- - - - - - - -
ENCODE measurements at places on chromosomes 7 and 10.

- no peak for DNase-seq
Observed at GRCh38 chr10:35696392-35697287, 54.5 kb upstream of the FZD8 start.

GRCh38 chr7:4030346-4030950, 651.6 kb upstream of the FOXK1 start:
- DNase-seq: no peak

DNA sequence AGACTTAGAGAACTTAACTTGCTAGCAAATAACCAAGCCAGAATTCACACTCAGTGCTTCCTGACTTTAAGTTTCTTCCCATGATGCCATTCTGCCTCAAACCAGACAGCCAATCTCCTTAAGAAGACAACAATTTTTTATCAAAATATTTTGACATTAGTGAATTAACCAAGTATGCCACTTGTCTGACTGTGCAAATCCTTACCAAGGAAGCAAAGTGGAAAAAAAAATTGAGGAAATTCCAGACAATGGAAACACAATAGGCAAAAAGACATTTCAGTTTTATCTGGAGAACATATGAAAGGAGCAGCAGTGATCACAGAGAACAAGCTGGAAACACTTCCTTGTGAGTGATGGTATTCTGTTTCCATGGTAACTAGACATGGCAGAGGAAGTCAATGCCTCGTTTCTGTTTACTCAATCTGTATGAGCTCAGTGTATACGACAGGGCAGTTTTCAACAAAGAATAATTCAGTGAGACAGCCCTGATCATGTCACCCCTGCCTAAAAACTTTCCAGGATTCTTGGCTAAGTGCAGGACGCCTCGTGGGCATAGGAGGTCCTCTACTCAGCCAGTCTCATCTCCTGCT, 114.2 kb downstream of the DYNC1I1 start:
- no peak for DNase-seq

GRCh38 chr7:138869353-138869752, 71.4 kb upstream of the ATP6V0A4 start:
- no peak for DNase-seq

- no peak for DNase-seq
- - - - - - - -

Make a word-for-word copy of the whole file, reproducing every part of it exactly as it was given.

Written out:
ENCODE measurements at places on chromosomes 7 and 10.

- no peak for DNase-seq
Observed at GRCh38 chr10:35696392-35697287, 54.5 kb upstream of the FZD8 start.

GRCh38 chr7:4030346-4030950, 651.6 kb upstream of the FOXK1 start:
- DNase-seq: no peak

DNA sequence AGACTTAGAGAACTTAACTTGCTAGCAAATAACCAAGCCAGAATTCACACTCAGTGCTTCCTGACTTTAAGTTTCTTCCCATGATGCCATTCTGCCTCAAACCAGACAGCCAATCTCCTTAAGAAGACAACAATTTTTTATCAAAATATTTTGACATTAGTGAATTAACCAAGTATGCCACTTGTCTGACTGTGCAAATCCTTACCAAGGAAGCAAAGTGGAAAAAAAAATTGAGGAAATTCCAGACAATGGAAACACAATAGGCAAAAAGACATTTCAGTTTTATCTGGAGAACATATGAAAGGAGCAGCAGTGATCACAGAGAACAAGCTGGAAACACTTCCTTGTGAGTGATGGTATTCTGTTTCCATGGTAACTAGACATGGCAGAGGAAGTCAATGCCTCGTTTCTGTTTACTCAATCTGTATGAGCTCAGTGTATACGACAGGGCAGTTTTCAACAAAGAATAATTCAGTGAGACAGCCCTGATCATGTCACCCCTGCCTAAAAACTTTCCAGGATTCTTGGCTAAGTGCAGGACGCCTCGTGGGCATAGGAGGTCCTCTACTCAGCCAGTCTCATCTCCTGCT, 114.2 kb downstream of the DYNC1I1 start:
- no peak for DNase-seq

GRCh38 chr7:138869353-138869752, 71.4 kb upstream of the ATP6V0A4 start:
- no peak for DNase-seq

- no peak for DNase-seq